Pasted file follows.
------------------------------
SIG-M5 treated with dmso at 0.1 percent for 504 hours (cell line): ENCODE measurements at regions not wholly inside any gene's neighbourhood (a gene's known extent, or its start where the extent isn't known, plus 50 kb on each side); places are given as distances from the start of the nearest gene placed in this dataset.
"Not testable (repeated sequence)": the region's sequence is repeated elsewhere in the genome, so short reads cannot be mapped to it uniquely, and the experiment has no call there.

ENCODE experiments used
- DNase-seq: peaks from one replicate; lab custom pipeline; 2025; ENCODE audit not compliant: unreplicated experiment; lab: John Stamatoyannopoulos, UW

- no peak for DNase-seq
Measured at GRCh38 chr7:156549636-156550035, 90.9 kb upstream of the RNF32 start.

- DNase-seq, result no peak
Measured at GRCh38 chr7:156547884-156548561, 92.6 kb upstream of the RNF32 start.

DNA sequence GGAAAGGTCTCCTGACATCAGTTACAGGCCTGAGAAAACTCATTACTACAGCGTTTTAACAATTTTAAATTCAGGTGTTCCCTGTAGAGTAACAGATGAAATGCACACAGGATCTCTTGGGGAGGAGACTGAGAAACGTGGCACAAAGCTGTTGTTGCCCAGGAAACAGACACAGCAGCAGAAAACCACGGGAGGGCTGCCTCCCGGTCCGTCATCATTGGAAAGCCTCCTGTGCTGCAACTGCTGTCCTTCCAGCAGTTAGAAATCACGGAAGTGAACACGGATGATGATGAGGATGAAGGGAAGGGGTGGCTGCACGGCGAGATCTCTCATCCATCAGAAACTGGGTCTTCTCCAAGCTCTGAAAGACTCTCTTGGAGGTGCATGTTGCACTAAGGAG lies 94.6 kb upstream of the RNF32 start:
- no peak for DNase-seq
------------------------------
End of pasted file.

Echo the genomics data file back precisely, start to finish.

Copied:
SIG-M5 treated with dmso at 0.1 percent for 504 hours (cell line): ENCODE measurements at regions not wholly inside any gene's neighbourhood (a gene's known extent, or its start where the extent isn't known, plus 50 kb on each side); places are given as distances from the start of the nearest gene placed in this dataset.
"Not testable (repeated sequence)": the region's sequence is repeated elsewhere in the genome, so short reads cannot be mapped to it uniquely, and the experiment has no call there.

ENCODE experiments used
- DNase-seq: peaks from one replicate; lab custom pipeline; 2025; ENCODE audit not compliant: unreplicated experiment; lab: John Stamatoyannopoulos, UW

- no peak for DNase-seq
Measured at GRCh38 chr7:156549636-156550035, 90.9 kb upstream of the RNF32 start.

- DNase-seq, result no peak
Measured at GRCh38 chr7:156547884-156548561, 92.6 kb upstream of the RNF32 start.

DNA sequence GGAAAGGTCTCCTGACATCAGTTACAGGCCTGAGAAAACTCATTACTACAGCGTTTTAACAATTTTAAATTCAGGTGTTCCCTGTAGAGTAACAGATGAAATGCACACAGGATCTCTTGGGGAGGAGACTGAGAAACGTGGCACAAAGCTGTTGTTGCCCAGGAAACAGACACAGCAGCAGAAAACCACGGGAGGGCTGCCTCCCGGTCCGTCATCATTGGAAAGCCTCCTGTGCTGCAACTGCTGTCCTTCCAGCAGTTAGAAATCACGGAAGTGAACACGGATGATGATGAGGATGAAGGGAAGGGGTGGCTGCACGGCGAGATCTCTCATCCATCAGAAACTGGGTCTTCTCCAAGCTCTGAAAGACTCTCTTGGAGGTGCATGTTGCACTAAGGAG lies 94.6 kb upstream of the RNF32 start:
- no peak for DNase-seq